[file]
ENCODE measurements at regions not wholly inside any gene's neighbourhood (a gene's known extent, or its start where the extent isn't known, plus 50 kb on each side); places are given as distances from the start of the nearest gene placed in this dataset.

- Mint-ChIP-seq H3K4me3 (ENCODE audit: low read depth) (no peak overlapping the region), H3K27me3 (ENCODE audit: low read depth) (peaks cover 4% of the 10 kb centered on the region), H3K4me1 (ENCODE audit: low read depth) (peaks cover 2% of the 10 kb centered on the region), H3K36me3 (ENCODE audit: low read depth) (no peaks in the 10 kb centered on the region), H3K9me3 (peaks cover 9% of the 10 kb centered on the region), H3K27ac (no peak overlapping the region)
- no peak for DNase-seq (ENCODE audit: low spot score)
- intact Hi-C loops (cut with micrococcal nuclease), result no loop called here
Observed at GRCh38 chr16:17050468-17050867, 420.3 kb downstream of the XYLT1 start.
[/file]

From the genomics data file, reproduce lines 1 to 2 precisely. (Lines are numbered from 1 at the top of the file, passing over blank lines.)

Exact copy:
ENCODE measurements at regions not wholly inside any gene's neighbourhood (a gene's known extent, or its start where the extent isn't known, plus 50 kb on each side); places are given as distances from the start of the nearest gene placed in this dataset.

- Mint-ChIP-seq H3K4me3 (ENCODE audit: low read depth) (no peak overlapping the region), H3K27me3 (ENCODE audit: low read depth) (peaks cover 4% of the 10 kb centered on the region), H3K4me1 (ENCODE audit: low read depth) (peaks cover 2% of the 10 kb centered on the region), H3K36me3 (ENCODE audit: low read depth) (no peaks in the 10 kb centered on the region), H3K9me3 (peaks cover 9% of the 10 kb centered on the region), H3K27ac (no peak overlapping the region)